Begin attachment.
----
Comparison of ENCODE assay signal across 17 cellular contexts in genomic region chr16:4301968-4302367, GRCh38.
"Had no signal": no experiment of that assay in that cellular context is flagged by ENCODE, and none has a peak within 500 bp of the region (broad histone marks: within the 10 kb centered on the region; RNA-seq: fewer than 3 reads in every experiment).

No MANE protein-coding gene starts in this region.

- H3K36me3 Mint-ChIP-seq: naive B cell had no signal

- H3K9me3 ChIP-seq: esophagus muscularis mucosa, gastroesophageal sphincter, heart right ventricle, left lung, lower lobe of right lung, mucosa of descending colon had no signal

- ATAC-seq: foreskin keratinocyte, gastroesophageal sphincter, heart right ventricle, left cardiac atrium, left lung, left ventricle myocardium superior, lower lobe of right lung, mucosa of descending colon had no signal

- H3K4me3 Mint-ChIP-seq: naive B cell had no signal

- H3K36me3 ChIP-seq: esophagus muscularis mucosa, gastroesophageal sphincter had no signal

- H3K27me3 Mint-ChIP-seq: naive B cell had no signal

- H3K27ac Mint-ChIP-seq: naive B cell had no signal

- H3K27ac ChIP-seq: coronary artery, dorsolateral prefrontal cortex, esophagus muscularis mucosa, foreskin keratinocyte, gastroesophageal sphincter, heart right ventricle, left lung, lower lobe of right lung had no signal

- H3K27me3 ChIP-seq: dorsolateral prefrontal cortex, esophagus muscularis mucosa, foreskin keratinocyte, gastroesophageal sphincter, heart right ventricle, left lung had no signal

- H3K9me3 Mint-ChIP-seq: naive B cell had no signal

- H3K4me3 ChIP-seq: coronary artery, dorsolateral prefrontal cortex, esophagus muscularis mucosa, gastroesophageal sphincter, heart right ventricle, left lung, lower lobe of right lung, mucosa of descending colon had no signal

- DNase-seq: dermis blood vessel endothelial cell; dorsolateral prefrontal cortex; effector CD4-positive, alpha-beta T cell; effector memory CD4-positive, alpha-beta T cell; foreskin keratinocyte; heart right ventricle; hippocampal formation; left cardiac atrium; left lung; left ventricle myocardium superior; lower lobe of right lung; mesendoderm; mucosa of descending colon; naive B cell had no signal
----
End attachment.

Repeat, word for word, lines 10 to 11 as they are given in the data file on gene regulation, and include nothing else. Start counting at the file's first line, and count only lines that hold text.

- H3K27ac Mint-ChIP-seq: naive B cell had no signal

- H3K27ac ChIP-seq: coronary artery, dorsolateral prefrontal cortex, esophagus muscularis mucosa, foreskin keratinocyte, gastroesophageal sphincter, heart right ventricle, left lung, lower lobe of right lung had no signal